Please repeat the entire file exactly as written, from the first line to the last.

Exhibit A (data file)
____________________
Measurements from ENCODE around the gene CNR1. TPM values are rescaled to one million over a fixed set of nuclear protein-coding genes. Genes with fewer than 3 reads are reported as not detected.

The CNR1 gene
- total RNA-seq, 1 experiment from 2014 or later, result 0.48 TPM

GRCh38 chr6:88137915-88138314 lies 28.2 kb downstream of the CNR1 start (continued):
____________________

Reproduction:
Measurements from ENCODE around the gene CNR1. TPM values are rescaled to one million over a fixed set of nuclear protein-coding genes. Genes with fewer than 3 reads are reported as not detected.

The CNR1 gene
- total RNA-seq, 1 experiment from 2014 or later, result 0.48 TPM

GRCh38 chr6:88137915-88138314 lies 28.2 kb downstream of the CNR1 start (continued):